Meditation produces Alpha waves in the brain which suppresses the Beta waves of the brain. The Beta waves are responsible for concentration and critical thinking and planning. Moreover, they are also associated with anxiety as well.
When you start meditating often, you may experience anxiety very often in terms of repetitive thinking. Thus, instead of relaxing the brain, the brain is then flooded with beta waves. You’re going into high-alert mode.
Generally, for beginners, meditation cause repressed memories and traumatic emotional experiences.
Relaxation induced anxiety
It might sound strange, but relaxation itself can be a trigger for anxiety. Instead of calming down your nervous system, it heats up.
How to deal with meditation based anxiety?
The meditation is a sensible scientific choice as an adjunctive treatment for selected medical problems such as anxiety, depression, sleep problems, PTSD, burnout, or cancer, as well as to promote general well-being.
One must try it and go for guided meditation, which is a much safer and better experience. Rather than avoid meditation, people should try guided sessions or coaching’s led by a teacher either in-person or on an app.
If you are a beginner, start with short meditation sessions (5 minutes could be a good starting point) and only increase gradually. It takes weeks and months to build up the ability to catch your mind when it’s drifting off and then bring it back.
Mindfulness-based clinical interventions such as Mindfulness-Based Stress Reduction (MBSR) typically recommend practicing meditation for 40-45 minutes per day. The Transcendental Meditation (TM) tradition often recommends 20 minutes, twice daily.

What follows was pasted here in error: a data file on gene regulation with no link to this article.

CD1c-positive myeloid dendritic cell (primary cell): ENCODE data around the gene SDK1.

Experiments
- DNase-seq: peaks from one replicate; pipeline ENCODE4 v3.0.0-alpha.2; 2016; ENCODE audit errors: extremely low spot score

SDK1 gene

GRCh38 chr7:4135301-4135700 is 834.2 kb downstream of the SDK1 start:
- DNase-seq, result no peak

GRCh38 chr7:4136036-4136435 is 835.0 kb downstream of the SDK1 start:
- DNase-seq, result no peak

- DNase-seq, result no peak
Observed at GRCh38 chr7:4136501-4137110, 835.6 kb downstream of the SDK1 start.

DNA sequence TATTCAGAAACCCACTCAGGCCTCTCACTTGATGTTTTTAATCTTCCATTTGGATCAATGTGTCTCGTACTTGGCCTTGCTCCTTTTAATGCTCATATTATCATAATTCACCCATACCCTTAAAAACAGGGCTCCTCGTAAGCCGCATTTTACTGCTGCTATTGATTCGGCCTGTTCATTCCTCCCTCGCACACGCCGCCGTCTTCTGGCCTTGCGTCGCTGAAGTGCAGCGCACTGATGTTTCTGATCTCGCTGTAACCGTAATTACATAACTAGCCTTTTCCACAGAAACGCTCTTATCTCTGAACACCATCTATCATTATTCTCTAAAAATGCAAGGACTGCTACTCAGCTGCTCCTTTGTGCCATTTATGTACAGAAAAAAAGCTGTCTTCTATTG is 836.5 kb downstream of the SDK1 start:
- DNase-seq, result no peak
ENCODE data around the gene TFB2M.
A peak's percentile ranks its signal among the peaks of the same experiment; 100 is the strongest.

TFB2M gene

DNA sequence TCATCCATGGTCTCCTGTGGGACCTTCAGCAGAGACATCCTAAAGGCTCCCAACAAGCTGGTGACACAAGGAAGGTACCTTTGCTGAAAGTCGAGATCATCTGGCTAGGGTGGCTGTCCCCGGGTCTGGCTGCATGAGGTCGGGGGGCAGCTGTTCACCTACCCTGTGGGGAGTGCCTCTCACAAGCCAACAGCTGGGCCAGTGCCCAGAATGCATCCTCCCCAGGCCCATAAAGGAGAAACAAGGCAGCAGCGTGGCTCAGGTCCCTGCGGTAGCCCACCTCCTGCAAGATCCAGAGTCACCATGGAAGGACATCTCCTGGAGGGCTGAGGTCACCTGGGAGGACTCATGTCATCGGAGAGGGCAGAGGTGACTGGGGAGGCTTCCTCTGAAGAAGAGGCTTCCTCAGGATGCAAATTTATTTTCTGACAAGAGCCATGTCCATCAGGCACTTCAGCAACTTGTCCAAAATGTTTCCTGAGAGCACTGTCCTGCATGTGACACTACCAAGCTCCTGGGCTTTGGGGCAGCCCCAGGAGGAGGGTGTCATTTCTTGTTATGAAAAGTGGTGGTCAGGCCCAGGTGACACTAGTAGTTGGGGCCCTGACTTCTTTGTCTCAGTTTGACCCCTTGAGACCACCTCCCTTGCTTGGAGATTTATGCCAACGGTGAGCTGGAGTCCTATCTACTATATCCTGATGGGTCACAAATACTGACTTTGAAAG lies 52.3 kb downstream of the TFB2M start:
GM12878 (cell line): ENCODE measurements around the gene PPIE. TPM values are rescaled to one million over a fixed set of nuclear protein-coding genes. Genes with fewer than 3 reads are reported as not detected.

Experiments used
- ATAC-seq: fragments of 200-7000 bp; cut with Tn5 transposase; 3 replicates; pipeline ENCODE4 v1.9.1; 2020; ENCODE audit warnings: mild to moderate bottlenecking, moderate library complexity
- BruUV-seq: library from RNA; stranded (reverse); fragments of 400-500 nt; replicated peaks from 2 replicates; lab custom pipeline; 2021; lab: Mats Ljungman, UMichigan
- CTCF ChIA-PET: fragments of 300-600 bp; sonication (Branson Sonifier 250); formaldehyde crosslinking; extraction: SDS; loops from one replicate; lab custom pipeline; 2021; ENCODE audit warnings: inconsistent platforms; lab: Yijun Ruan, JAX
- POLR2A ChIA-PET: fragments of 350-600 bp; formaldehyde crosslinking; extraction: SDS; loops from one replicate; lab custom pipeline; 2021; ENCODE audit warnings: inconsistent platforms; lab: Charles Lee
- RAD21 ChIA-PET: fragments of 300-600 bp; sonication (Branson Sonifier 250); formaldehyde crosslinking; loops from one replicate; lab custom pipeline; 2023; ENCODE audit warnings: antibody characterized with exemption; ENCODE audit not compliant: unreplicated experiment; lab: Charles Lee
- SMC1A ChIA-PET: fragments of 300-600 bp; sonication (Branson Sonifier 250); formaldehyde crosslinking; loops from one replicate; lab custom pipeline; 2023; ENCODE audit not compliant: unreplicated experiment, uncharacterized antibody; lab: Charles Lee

If a depersonalization experience (self-perception) occurs that frightens you, positive and reassuring self-talk can help. Tell yourself that this will go away until your perception has gone back to normal. It certainly will.
As discussed earlier, meditation may trigger intense emotional experiences. It’s hard to deal with such experiences on your own. Hence, it is important that you face traumatic memories in tiny steps and only with the help of a professional.
In the best case, try basic gymnastics, yoga, or any other form of exercise like walking or running adjunct to meditation. It might be a better way to start than traditional sitting meditation only.
Steps to follow Mindful Meditation
- Sit upright in a chair, or you can sit on the floor with legs folding.
- Begin paying attention to your breath. Don’t try to change how you are breathing; simply observe your body as you inhale and exhale.
- You might feel compelled to shift your focus elsewhere. Resist this urge and continue to focus on your breathing.
- Anxious thoughts may pass through your mind. Acknowledge them, but then bring yourself back to awareness of your breathing.
- Continue this quiet, nonjudgmental observation for about 10 minutes.
- Open your eyes and notice how you feel. Don’t evaluate, just observe.
Explore how mindfulness and meditation can help soften feelings of anxiousness, reduce stress, and calm a panic attack in our mindful guide to meditation.